Power of Print Case Study: Coca-Cola

Coca-Cola launched an innovative nation wide campaign that revolved around the iconic Coke can and bottle packaging. The campaign encouraged Aussies to get together and share a good time over a Coke.

In a bold move to once again become part of popular culture, Coke changed its product packaging and removed its logo from their soft drink label and instead printed 150 of Australia’s most popular names on their cans and bottles.


In the well developed Australian market, Coca-Cola had become a little bit too familiar and was no longer resonating with the population, especially younger consumers. The brand had lost its ‘cool’ factor and they needed to do something new and different in order to reengage with Aussies.


For the first time in Coke’s 125-year history, working with their existing agency Ogilvy, they decided to change their can and bottle packaging and instead, print 150 of Australia’s most popular names on them. In 2011, this campaign was the first of its kind to use people’s names in a playful way to both strengthen the brand’s bond to young Aussies and inspire moments of happiness while sharing a coke.

In order to roll out this campaign and still remain true to the iconic Coca-Cola branding and packaging, a new font ‘You’ was created to replace the trademark font. It also took 4 weeks to find right digital printers that could print the names on the can and 40 hours to make sure that the Coke red colour was exactly right. The campaign was rolled out in Sydney and, for the first time since 1974, the heritage-listed Kings Cross advertising billboard was transformed into an interactive sign. Kiosks were set up in Westfield centres where consumers waited in hour long queues to create their own bespoke can with any name they wanted and apps were developed to allow people to connect with the campaign further, fuelling the social media and word of mouth excitement.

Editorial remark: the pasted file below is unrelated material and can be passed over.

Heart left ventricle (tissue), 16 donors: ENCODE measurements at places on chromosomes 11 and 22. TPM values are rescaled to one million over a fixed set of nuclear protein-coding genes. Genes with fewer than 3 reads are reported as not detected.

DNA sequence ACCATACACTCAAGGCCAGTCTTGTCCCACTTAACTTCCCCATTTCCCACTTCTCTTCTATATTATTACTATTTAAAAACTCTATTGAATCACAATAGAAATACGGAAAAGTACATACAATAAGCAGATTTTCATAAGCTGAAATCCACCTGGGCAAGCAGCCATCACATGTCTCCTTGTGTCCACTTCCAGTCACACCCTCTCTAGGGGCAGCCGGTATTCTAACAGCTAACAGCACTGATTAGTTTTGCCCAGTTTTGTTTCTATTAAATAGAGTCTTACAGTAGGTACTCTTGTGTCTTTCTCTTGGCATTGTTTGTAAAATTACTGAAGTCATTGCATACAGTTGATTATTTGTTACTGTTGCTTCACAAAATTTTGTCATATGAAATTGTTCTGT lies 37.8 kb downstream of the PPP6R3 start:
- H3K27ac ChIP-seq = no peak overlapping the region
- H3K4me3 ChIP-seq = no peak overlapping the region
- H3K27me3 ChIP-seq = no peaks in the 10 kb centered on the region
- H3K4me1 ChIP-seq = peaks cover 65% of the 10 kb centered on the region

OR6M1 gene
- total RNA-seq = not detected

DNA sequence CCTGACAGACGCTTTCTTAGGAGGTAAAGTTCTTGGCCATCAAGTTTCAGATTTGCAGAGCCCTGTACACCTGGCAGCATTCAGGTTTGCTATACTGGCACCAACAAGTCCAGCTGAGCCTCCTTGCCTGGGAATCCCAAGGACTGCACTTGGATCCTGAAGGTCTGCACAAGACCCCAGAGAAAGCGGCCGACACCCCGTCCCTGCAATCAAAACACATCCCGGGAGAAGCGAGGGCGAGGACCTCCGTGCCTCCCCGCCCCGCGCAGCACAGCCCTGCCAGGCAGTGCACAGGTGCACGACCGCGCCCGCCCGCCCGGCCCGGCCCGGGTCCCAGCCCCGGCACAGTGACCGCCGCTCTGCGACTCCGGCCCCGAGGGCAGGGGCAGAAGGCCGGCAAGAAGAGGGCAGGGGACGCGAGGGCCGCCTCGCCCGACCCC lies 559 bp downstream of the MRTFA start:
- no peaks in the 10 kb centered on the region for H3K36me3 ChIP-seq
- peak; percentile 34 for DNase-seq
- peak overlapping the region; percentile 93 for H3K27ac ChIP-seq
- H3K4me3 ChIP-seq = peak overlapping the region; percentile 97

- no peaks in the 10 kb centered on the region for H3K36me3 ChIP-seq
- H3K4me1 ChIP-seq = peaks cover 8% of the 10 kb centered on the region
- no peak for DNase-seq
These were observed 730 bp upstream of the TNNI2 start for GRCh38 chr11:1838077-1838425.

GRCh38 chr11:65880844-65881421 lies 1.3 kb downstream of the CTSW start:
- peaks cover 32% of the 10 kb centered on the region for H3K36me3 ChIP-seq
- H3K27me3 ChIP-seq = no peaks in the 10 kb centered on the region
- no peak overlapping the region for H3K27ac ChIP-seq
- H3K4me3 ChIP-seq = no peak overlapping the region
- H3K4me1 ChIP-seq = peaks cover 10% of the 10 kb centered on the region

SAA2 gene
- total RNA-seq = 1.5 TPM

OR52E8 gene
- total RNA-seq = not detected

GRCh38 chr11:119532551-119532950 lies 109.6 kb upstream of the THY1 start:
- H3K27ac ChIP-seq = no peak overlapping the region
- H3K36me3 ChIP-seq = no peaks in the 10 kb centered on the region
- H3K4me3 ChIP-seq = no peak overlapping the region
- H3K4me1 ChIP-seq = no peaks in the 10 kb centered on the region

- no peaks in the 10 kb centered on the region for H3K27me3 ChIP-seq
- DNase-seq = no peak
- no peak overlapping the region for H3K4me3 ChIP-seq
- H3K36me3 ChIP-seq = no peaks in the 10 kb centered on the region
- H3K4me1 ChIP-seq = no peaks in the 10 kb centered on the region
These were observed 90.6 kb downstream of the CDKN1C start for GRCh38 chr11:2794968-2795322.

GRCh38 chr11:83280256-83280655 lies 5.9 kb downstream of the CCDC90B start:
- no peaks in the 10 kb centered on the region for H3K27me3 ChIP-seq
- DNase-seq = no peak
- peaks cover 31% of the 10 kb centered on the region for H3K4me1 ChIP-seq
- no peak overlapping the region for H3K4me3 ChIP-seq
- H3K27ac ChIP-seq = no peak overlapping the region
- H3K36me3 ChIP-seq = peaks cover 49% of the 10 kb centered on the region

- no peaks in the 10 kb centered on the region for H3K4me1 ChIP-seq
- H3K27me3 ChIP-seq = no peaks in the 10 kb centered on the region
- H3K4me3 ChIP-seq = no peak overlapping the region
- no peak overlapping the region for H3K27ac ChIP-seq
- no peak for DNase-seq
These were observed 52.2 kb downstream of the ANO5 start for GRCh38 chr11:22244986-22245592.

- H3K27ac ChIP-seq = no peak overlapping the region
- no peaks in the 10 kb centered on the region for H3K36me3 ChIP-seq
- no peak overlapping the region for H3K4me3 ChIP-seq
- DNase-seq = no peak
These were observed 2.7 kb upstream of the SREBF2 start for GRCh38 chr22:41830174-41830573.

“We are using the power of the first name in a playful and social way to remind people of those in their lives they may have lost touch with, or have yet to connect with. This is the first time in its 125-year history that CocaCola has made such a major packaging change – and the limited edition bottles flew off shelves as people search for their friend’s names.”

Lucie Austin, then Marketing Director for Coca-Cola South Pacific


Millennials place high value on unique, personal and engaging experiences. Coke tapped into these values through their “Share a Coke” campaign that facilitated social engagement at the same time as promoting the Coca-Cola brand. The campaign was able to increase young adult consumption of Coke by 7%. Not only Millennials were engaged, 2 out of 5 Australians bought a share a coke pack and over 250 million personalised cans or bottles were sold. The launch of the campaign was so successful in Australia that since it has been rolled out in over 80 countries.


Coke did not change its product, rather they focused on changing the packaging. Removing the iconic logo and personalising their can and bottles changed how people felt about the brand. “It did not only translate into people loving the brand but loving and consequently buying the product, too. Bottles and cans became social currency. A must have item. It became something to gift, something to talk about with friends & family.” Coke was able to launch this campaign via multiple different channels – outdoor, social, digital, TV and point of sale, however the printed package and labelling was the driving media that tied this entire success story together.